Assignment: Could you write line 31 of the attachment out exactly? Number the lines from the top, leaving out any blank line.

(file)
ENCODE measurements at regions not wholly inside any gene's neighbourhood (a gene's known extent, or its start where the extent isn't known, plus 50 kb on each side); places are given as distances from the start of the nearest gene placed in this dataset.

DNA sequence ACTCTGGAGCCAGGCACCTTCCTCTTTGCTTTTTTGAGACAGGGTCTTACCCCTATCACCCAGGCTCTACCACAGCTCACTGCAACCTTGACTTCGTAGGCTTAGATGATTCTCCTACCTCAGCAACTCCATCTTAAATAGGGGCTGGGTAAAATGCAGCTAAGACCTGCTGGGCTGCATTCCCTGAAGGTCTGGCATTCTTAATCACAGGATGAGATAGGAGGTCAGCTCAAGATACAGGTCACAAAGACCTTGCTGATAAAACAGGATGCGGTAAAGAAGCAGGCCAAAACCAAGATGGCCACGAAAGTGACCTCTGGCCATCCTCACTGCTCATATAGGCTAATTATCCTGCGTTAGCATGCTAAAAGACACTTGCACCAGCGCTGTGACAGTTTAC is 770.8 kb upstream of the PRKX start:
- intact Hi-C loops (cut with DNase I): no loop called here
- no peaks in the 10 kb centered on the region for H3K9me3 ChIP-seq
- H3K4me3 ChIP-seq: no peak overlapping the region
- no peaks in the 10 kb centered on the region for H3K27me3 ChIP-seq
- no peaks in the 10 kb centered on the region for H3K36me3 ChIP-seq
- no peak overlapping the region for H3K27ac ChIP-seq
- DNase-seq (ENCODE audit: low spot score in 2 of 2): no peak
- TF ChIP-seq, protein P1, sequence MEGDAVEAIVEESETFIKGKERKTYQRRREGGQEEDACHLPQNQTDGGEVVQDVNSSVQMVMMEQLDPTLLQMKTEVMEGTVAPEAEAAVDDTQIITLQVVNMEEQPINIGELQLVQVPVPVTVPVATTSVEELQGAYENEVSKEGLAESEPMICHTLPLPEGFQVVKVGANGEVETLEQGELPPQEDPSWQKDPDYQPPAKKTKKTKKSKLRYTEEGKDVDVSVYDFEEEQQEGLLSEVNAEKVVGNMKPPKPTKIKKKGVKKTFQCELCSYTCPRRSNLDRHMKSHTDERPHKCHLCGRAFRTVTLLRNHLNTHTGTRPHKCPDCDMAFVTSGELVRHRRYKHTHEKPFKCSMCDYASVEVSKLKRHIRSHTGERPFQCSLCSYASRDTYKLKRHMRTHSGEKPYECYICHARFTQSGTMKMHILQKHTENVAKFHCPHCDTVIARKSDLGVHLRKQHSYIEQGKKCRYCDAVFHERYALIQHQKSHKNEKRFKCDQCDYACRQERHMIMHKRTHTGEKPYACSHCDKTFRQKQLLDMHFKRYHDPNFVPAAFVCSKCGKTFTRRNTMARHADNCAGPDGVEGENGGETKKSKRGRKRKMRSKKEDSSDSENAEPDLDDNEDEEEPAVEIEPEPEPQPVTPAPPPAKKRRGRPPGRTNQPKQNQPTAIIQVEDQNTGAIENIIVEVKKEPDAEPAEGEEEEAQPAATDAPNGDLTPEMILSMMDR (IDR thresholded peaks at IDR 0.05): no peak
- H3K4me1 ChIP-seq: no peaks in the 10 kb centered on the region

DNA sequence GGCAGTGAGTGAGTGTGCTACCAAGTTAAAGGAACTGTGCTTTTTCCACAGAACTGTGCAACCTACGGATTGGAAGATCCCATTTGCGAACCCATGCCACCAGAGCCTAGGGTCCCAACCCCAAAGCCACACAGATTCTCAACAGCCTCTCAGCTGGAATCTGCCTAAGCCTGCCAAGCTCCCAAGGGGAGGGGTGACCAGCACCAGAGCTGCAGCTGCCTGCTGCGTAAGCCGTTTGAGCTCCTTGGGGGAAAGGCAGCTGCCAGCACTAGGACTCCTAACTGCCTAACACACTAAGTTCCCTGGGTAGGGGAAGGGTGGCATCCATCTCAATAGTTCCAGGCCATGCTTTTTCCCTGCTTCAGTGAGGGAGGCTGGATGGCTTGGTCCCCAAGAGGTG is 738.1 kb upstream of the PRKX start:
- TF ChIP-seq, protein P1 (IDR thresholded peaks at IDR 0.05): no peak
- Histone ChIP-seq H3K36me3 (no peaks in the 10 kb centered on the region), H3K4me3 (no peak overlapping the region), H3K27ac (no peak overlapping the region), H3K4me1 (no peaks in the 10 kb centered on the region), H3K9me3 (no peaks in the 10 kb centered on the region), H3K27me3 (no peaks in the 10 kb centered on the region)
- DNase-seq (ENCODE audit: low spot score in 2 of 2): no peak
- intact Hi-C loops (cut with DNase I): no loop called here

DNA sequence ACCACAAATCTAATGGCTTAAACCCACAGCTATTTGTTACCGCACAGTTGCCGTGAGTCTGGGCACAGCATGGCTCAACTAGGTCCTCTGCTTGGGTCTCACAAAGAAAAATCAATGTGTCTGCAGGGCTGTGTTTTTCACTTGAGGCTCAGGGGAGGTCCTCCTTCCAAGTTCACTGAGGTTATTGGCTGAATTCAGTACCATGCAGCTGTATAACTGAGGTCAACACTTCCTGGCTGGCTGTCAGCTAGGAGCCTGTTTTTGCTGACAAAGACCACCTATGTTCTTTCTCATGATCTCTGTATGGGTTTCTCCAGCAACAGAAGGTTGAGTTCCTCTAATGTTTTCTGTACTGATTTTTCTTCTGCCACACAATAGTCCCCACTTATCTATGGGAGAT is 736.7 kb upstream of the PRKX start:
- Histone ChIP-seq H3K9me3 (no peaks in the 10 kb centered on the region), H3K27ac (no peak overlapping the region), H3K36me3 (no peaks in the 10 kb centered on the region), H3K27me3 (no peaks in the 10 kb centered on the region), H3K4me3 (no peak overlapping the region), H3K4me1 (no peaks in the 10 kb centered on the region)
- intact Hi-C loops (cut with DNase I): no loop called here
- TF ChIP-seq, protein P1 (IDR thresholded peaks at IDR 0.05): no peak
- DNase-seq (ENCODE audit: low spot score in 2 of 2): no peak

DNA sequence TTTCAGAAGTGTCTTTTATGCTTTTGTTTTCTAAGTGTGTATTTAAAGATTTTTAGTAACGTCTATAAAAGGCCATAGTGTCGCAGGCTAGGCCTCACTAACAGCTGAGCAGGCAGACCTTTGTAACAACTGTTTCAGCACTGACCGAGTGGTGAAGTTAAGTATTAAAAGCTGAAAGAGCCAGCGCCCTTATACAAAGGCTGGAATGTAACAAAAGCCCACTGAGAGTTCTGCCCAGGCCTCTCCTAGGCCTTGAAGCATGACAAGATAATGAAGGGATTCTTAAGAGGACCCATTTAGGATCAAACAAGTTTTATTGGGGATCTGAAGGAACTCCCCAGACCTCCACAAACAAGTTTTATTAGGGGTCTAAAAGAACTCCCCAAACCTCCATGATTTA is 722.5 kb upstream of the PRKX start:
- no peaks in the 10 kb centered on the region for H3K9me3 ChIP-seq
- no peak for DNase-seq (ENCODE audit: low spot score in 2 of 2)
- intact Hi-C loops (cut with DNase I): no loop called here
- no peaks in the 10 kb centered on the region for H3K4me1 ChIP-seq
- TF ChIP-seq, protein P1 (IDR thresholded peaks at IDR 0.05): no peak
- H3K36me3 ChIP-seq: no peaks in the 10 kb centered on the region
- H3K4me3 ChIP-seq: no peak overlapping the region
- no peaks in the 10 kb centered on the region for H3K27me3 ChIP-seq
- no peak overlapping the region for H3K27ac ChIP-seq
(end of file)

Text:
- no peak overlapping the region for H3K27ac ChIP-seq